The United States has a massive trade deficit with China that has ballooned since the world’s most populous nation joined the World Trade Organization (WTO), costing the American economy millions of jobs, and U.S. workers billions in wages, according to an analysis completed by the Economic Policy Institute (EPI).
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A model run by the EPI, a non-partisan think tank that advocates for low-and-middle income workers, examined the impacts of trade by subtracting the job opportunities lost to imports from those gained through exports. While imports from China have soared, exports to China have not increased by a similar magnitude. The result, therefore, is a loss of 3.4 million jobs in the U.S. between 2001- the year China joined the WTO - and 2017. Job losses have been across the country, while the manufacturing sector has been particularly hard hit. The EPI estimates that 2.5 million manufacturing jobs were lost between 2001 and 2017, about 75 percent of the total losses.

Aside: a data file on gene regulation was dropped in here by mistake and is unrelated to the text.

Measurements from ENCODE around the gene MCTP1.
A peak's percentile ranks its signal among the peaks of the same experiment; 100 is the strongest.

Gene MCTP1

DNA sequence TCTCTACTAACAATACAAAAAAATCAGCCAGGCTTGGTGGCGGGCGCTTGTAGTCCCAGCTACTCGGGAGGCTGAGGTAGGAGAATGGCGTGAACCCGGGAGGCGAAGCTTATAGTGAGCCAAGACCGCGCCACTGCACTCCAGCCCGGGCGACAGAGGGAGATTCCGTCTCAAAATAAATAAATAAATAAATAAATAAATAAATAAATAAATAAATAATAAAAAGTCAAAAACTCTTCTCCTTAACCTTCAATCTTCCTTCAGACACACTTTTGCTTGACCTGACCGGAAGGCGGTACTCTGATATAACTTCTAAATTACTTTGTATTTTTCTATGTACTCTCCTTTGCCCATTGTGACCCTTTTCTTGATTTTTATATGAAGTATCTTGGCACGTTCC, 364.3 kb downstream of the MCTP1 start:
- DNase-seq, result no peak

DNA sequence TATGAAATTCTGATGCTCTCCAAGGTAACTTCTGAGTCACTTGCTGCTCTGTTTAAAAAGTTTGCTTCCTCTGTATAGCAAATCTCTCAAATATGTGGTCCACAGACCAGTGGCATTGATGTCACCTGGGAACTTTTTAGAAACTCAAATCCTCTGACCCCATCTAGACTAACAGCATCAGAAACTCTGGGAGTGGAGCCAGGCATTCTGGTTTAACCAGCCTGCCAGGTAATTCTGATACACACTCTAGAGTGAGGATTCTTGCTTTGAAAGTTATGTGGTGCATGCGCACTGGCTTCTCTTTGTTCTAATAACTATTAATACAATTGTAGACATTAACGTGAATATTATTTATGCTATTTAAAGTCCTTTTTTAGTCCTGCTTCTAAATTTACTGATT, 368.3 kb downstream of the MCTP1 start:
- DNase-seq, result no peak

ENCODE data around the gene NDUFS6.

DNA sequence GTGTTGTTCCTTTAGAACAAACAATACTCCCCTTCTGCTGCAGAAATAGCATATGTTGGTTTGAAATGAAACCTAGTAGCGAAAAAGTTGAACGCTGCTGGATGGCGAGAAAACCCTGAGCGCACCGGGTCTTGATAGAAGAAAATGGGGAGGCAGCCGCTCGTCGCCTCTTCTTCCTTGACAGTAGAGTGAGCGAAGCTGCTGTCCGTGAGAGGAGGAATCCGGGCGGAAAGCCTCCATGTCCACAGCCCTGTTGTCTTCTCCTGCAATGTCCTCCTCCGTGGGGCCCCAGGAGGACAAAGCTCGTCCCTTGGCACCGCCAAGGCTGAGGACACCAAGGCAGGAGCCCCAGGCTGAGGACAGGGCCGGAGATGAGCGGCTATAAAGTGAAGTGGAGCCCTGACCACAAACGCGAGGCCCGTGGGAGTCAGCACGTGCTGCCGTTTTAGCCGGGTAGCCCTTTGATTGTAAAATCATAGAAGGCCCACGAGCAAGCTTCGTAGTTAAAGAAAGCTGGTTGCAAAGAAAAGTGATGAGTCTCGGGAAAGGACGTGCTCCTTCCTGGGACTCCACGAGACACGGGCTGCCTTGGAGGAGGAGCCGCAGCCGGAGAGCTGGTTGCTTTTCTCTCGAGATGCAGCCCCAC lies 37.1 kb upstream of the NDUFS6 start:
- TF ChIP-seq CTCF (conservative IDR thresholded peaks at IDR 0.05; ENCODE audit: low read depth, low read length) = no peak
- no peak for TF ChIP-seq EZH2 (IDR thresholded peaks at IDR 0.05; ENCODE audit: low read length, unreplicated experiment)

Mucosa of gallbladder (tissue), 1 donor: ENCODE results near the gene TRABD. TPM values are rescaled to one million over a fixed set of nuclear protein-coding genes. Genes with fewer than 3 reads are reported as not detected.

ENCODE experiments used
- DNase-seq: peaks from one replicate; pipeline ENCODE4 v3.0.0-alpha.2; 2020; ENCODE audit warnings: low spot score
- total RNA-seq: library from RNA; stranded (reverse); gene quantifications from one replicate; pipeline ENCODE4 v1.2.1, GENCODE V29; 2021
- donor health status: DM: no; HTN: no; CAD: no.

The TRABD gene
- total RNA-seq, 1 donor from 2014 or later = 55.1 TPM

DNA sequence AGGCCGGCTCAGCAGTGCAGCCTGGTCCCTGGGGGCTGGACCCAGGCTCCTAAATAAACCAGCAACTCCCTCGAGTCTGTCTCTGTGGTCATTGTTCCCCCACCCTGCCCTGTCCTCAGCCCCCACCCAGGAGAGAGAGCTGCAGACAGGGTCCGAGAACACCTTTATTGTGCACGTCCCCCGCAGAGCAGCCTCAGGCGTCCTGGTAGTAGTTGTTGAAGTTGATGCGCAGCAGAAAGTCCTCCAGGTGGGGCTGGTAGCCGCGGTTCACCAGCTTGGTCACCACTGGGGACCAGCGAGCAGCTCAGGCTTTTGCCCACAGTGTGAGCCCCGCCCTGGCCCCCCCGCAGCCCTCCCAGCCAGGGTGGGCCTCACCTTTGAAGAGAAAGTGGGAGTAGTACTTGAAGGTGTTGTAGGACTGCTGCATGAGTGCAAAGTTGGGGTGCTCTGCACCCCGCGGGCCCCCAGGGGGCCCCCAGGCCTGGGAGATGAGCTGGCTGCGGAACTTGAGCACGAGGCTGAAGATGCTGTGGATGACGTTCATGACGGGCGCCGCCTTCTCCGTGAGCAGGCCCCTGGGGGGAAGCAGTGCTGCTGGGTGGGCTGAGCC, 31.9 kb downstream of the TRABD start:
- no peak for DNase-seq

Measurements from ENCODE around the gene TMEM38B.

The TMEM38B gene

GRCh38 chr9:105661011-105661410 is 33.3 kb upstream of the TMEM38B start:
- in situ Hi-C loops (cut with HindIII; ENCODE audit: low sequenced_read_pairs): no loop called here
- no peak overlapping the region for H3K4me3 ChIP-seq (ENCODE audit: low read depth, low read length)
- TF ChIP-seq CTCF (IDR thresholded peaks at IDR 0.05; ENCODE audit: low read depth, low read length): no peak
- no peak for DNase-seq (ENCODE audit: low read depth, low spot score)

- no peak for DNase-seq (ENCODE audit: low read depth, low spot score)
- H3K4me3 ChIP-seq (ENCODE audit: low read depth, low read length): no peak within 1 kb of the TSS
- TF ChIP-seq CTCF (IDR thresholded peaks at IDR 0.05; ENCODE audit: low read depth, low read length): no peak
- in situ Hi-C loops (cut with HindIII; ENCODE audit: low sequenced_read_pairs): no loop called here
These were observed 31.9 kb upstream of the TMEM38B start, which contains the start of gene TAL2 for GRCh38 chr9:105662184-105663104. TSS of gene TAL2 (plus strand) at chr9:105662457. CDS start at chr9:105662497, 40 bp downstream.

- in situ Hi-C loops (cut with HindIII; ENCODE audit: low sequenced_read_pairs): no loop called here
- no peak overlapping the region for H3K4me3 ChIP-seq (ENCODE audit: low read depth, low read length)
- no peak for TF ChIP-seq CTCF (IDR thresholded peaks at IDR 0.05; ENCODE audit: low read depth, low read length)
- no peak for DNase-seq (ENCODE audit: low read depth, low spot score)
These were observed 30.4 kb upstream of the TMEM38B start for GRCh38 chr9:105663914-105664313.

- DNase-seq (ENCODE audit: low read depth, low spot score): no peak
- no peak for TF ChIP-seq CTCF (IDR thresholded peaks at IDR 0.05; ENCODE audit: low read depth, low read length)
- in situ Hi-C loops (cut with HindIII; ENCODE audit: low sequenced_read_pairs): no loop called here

While the jobs losses have been in all 50 states, the five hardest-hit states when looking at job losses as a share of total employment were, New Hampshire, Oregon, California, Minnesota and North Carolina.
Growing trade deficits are also associated with wage losses for employees in all sectors of the economy who don’t have a college degree. According to the EPI, between 2001 and 2011, growing trade deficits with China reduced the incomes of directly impacted workers by $37 billion per year, and in 2011 alone, growing competition with imports from China and other low wage-countries reduced the wages of all U.S. non–college graduates by a total of $180 billion. The study noted that most of the income was redistributed to corporations in the form of higher profits and to workers with college degrees.